• Passionflower extract- This works as a nerve relaxer and can help calm eye strain.
  • Ginkgo Biloba- this herb helps to promote blood circulation, and has been used to help heal black eyes, as well as prevent macular degeneration.

*Note: Talk with your doctor before attempting to place anything directly onto the eyes. Some remedies should never be placed in or on the eye.

Tip #4 - Add Daily Activity

Staying active is just as important as eating healthy foods. How can vision be positively influenced by activity?

Playing outside: Studies show that playing outside can help slow down the progression of myopia (5) (being near-sighted) in children. When your child looks around at objects farther away, it gives their eye muscles a chance to relax. Spending even one hour outside per day can lessen your child’s risk of developing myopia by 14%!

Toys and Games: Certain games and toys (8) can help improve your child’s eye health and visual acuteness. For children two and under, the following are great ways to strengthen your child’s growing eye connections:

  • Bright colored toys,
  • Playing peek-a-boo,
  • Blocks
  • Textured toys (furry, rubbery, etc)
  • Books

As your child grows, these activities can help sharpen and hone the nerve signaling within the eye. This can help determine depth and details a lot better:

  • Riding bikes
  • Finger painting
  • Chalk
  • Puzzles
  • Making bracelets
  • Rollerblading

Other Eye Health Ideas

Other ways to help protect the health of your child’s eyes are:

Give your eyes frequent breaks: If your kids get a lot of screen time, have them take frequent breaks to give their eyes a rest. The best recommendation is the 20-20-20 rule (6): take a break every 20 minutes, look at something 20 feet away, for 20 seconds.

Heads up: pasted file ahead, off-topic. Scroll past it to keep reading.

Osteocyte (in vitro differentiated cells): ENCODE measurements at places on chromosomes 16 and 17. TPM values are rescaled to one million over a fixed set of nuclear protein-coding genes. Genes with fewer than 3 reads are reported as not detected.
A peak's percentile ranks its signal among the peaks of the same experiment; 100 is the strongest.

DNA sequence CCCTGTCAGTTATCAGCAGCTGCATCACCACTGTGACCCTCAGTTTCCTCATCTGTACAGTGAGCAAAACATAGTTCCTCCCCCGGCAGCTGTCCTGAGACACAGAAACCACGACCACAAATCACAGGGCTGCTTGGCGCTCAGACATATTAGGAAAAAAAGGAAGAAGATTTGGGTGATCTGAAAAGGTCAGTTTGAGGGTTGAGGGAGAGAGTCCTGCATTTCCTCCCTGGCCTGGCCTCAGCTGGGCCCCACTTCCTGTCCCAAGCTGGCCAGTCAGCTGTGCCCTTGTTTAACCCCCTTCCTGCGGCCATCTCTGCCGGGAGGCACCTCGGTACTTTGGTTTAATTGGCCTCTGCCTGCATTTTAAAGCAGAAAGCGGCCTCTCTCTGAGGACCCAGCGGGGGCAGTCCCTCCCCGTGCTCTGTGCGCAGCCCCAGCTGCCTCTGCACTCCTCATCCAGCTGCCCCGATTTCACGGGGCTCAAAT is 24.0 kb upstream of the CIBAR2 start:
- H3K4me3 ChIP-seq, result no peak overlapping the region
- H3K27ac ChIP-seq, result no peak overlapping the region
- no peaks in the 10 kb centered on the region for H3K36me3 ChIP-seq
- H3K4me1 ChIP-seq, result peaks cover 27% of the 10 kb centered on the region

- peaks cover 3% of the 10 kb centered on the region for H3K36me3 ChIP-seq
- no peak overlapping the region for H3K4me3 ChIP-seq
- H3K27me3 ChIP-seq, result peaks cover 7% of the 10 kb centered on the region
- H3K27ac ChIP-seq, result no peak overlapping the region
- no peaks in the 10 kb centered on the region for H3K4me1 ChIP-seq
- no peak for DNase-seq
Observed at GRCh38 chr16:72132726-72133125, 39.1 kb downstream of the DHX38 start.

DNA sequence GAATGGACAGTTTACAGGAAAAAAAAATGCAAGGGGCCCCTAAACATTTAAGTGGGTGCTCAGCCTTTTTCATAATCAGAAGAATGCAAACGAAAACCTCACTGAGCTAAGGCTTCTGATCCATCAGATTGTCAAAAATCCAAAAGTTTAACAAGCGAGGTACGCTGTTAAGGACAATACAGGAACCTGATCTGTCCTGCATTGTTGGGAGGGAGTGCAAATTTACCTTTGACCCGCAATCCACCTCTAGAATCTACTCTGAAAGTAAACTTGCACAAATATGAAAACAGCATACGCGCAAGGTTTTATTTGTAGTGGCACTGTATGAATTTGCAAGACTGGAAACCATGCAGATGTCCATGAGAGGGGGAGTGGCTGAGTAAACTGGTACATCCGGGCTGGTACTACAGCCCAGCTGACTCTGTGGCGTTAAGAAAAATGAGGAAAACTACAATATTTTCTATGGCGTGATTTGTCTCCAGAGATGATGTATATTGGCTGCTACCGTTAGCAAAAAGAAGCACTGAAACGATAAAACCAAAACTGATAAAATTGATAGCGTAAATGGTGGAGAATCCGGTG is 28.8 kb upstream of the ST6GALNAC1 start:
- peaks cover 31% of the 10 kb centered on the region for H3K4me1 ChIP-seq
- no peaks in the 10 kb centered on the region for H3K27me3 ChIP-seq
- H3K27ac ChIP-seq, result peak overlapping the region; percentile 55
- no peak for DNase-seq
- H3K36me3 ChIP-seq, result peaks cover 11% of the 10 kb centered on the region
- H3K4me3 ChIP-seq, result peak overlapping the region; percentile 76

Wear sunglasses outside: Protect your child’s vision from harmful UV rays. Choosing sunglasses that block 99-100% of UV rays are ideal.

Wear protective gear: If your child plays certain sports, enjoys science experiments, or wants to help fix things around the house, investing in some good goggles is a smart idea. You can find these kinds of safety glasses online or at our local supermarket.

Discourage smoking: This applies more to teens than young children, but the message is still clear. Smoking not only damages your lungs, but it can also damage the optic nerve in your eyes. This can increase the risk of developing cataracts (7) later on in life.

Eyesight FAQ

Q: Does eyesight come from Dad or Mom?

A: Poor vision is not necessarily a dominant trait. So the answer is neither, although poor vision tends to run in the family.

Q: What are the most common causes of eye injuries?

A: The seven most common reasons children injure their eyes (9) are: corneal abrasion (scratching the eye), bleeding from straining (coughing too hard), black eye (physical trauma), injury from a foreign object, chemical burns, retinal detachment (trauma), and eye socket fractures (trauma).

Q: What causes myopia (near-sightedness)?

A: “Myopia causes the light that enters the eye to be focused in front of the retina, rather than directly on the retina— and results in blurred distance vision (5).”

Wrap Up

Your eyes are a gift, and keeping your children’s eyes safe and healthy is an ongoing venture.

Taking prenatal vitamins while your child is in the womb, playing with age-appropriate toys, providing healthy, nutrient-dense foods to your child, and encouraging them to play outside every day are all great ways to keep your child’s eyes and vision safe and healthy.

Have you thought about your child’s eye health? If not, the best time to start is right now!

References & Disclaimers











✝✝This noted statement is based on independent research and is not necessarily the opinion of the author